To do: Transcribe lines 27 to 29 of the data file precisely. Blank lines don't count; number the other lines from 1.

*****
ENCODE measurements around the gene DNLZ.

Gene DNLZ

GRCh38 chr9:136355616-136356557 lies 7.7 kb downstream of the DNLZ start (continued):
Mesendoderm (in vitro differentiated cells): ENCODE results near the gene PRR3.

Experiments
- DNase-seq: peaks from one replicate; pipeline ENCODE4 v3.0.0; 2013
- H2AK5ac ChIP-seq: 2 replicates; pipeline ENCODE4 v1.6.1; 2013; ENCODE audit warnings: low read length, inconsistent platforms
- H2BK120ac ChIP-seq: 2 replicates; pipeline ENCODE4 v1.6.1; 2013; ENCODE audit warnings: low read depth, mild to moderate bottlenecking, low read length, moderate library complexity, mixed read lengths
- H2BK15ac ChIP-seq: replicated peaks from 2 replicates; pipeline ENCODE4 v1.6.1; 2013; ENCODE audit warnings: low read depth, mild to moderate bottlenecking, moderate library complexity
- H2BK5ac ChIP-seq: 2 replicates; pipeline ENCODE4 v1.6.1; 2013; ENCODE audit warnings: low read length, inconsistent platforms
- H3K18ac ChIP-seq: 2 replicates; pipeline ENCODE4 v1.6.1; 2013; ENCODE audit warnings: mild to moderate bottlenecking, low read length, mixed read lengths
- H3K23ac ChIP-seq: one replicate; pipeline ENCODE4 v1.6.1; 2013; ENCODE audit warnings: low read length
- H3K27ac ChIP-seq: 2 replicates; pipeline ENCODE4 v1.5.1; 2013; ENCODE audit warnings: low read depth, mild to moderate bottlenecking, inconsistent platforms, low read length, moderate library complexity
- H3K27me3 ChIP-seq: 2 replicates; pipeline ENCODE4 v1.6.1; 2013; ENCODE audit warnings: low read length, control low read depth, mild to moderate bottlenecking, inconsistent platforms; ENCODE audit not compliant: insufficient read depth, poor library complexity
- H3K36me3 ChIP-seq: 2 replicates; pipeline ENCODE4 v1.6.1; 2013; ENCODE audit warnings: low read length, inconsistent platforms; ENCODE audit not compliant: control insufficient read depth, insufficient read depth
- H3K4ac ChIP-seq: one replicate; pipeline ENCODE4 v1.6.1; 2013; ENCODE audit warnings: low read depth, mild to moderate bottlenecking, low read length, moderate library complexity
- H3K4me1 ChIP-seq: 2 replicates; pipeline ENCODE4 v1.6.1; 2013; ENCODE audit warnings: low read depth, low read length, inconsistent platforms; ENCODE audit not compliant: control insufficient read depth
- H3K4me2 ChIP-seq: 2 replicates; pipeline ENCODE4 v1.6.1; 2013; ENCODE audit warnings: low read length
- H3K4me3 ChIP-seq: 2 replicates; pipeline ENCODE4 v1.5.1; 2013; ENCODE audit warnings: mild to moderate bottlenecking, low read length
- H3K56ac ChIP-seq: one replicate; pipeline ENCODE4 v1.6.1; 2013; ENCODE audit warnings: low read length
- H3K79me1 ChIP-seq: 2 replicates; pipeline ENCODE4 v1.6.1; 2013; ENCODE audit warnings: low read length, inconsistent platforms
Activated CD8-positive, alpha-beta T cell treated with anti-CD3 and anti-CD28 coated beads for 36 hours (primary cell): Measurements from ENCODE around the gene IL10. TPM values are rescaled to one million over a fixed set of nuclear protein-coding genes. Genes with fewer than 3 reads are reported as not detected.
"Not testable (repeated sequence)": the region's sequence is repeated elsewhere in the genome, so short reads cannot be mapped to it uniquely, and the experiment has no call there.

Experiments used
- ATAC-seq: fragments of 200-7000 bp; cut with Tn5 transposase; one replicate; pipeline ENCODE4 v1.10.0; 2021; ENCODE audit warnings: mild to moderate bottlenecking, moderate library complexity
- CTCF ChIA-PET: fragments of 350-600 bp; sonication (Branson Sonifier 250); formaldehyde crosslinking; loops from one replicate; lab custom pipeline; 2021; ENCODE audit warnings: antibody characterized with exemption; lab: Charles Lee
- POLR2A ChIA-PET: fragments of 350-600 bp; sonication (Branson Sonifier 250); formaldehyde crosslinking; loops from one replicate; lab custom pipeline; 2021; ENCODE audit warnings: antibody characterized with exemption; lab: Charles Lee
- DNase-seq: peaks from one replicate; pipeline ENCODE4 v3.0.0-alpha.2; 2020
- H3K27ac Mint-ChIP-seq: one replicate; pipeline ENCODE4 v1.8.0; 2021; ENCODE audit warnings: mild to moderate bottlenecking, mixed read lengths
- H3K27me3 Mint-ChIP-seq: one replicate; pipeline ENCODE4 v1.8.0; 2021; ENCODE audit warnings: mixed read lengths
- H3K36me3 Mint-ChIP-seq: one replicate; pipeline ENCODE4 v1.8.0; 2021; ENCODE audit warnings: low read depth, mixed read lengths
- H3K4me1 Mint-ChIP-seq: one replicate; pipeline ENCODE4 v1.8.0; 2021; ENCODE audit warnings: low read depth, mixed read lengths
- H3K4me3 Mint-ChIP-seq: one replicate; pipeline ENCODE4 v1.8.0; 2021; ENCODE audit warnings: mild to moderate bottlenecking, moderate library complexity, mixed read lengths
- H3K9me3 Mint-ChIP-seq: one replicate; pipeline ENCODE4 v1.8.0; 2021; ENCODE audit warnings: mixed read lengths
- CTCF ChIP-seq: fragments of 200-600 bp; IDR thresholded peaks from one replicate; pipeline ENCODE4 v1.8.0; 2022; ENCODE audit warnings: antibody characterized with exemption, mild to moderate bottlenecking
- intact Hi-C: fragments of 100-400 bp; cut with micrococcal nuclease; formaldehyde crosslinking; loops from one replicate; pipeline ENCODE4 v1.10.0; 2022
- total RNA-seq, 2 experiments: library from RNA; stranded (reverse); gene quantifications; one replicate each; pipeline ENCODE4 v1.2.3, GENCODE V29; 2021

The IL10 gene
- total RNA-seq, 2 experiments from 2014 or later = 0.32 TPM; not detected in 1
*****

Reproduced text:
- POLR2A ChIA-PET: fragments of 350-600 bp; sonication (Branson Sonifier 250); formaldehyde crosslinking; loops from one replicate; lab custom pipeline; 2021; ENCODE audit warnings: antibody characterized with exemption; lab: Charles Lee
- DNase-seq: peaks from one replicate; pipeline ENCODE4 v3.0.0-alpha.2; 2020
- H3K27ac Mint-ChIP-seq: one replicate; pipeline ENCODE4 v1.8.0; 2021; ENCODE audit warnings: mild to moderate bottlenecking, mixed read lengths